District lakes currently infested with Eurasian watermilfoil:

Full list of MN infested waters.

For more information, visit MN DNR's webpage on Eurasian watermilfoil.

 

Flowering Rush

 

 

Appearance: Perennial aquatic herbaceous plant. It grows 1-4' high on an erect stem along shores in shallow water. In deeper water it grows submerged without producing flowers. Flowering rush is very difficult to identify when not in flower. It closely resembles many native shoreland plants, such as the common bulrush.

Leaves: Leaves are sword-shaped, triangular in cross section.

Flowers: Pink flowers are arranged in umbels (umbrella-shaped).

Seeds: Populations in the eastern U.S. produce seeds. Only one Minnesota population (Forest Lake) produces viable seeds.

Roots: Reproduces by vegetative spread from its rootstock in form of bulb-lets. Both seeds and bulb-lets are dispersed by water current. The flowering rush population in Forest Lake is known to produce viable seeds meaning it can reproduce and spread by both bulb-lets and seeds.

Management: The CLFLWD applies for grants and manages flowering rush on Forest Lake, as it is currently the only lake within the District that is infested. The herbicide that will be used for management in 2016 is called Tribune, and the active ingredient is Diquat. The product label containing all safety information can be found here.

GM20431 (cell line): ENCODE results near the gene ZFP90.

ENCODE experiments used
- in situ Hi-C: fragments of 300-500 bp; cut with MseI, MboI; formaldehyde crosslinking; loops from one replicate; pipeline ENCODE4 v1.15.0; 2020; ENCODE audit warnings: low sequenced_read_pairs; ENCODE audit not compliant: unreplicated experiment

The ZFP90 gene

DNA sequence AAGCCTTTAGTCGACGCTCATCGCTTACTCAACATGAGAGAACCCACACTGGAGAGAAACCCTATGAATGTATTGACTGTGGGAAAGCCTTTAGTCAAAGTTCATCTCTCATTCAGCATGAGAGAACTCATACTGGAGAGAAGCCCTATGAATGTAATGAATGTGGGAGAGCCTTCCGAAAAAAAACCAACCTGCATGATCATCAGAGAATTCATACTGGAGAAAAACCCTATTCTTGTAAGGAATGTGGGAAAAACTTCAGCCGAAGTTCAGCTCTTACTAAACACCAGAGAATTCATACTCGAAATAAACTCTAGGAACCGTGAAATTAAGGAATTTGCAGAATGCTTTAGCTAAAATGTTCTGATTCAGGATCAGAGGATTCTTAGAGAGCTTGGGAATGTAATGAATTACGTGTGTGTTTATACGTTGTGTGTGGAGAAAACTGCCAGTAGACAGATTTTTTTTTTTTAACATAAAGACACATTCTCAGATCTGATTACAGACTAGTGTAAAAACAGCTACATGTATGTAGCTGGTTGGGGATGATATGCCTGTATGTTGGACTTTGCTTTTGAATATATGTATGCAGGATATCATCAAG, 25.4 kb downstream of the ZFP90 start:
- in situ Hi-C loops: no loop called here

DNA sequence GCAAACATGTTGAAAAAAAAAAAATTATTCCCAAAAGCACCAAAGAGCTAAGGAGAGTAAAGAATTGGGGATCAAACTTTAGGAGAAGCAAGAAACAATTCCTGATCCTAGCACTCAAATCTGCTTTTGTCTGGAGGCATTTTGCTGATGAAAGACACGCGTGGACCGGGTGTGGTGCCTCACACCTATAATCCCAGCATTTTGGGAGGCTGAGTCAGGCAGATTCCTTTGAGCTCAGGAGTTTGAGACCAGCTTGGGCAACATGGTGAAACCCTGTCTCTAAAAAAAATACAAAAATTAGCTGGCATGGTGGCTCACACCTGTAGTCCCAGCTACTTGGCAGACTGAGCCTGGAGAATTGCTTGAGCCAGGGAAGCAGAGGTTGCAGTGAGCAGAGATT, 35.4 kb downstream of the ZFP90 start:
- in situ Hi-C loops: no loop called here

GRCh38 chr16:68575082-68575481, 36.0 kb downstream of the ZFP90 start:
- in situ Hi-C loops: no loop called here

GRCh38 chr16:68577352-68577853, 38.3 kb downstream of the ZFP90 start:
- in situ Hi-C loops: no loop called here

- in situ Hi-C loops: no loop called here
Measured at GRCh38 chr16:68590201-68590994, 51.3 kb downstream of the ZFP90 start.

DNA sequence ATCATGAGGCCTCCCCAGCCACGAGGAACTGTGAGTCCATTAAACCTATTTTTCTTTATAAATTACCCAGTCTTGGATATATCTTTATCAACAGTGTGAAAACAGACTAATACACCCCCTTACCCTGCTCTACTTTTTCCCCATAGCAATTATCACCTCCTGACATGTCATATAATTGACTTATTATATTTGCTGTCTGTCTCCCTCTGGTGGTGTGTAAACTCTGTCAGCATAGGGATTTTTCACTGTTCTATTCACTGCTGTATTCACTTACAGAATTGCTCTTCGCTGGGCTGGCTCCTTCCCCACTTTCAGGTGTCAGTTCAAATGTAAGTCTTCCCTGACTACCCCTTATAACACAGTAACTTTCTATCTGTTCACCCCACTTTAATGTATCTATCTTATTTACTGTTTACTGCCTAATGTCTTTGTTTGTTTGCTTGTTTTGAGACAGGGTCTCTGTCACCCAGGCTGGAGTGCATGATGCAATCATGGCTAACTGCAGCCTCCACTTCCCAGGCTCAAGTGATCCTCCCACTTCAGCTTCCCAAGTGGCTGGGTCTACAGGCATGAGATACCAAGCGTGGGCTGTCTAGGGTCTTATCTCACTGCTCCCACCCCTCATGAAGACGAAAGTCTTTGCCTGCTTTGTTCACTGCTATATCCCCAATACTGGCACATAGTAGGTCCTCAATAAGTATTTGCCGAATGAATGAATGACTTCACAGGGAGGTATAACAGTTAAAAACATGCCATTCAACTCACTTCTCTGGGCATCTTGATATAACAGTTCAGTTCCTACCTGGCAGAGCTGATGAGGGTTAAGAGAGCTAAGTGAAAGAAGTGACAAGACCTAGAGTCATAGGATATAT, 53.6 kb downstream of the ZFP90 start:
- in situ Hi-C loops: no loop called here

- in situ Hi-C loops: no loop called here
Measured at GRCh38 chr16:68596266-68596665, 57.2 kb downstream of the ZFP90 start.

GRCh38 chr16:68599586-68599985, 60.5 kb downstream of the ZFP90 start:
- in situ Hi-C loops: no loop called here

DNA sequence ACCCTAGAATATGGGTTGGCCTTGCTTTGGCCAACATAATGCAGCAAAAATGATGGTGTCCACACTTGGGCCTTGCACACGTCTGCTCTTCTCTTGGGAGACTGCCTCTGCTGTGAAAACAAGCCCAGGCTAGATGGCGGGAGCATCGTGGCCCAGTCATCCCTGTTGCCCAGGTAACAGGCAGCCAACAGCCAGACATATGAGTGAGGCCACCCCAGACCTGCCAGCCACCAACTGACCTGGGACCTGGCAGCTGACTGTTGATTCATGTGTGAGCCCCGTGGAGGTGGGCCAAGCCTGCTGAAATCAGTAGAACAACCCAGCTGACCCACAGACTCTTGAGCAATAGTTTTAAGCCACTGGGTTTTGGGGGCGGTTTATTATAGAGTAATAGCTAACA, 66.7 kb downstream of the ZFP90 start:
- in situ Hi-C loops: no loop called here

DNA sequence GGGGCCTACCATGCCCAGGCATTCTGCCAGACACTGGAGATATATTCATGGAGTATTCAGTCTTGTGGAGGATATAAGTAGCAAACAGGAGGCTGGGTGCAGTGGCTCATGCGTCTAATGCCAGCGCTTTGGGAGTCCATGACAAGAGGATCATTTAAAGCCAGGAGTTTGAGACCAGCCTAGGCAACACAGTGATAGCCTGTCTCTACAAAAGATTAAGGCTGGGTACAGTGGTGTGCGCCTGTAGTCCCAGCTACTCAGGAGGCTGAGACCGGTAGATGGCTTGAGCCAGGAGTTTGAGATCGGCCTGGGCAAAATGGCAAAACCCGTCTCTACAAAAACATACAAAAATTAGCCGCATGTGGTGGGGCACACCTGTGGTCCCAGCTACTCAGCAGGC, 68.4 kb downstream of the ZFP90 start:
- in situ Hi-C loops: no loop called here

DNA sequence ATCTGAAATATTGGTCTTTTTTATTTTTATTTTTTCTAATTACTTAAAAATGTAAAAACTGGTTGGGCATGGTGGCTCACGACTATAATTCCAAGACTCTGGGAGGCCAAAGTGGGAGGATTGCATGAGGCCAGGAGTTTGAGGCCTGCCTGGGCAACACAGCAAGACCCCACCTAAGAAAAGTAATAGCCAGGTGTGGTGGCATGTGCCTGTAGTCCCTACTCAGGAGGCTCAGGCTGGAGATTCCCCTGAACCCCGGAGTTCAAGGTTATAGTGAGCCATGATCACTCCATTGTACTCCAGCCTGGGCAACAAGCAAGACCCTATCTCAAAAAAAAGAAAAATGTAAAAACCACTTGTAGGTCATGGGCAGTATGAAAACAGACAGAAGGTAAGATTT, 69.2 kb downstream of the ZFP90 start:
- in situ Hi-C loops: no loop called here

See also DNR aquatic plant regulations for permits to remove flowering rush.

District lakes currently infested with flowering rush:

Full list of MN infested waters.

For more information, visit MN DNR's webpage on flowering rush.

Zebra Mussels

 

Species and Origin: Zebra mussels are small, fingernail-sized animals that attach to solid surfaces in water. Adults are 1/4 to 1-1/2 inches long and have D-shaped shells, often with alternating yellow and brownish colored stripes. Female zebra mussels can produce 100,000 to 500,000 eggs per year. These develop into microscopic, free-living larvae (called "veligers") that begin to form shells. After two to three weeks, the microscopic veligers settle and attach to any firm surface using tiny fibers called "byssal threads." Zebra mussels are native to Eastern Europe and Western Russia and were brought over to the Great Lakes in the ballast water of ships. Populations of zebra mussels were first discovered in the Great Lakes in 1988.

Impacts: Zebra mussels can be a costly problem for cities and power plants when they clog water intakes. Zebra mussels also cause problems for lakeshore residents and recreationists; for example, they can:

  • attach to boat motors and boat hulls, reducing performance and efficiency,

  • attach to rocks, swim rafts and ladders where swimmers can cut their feet on the mussel shells, and

  • clog irrigation intakes and other pipes.

Zebra mussels also can impact the environment of lakes and rivers where they live. They eat tiny food particles that they filter out of the water, which can reduce available food for larval fish and other animals, and cause aquatic vegetation to grow as a result of increased water clarity. Zebra mussels can also attach to and smother native mussels.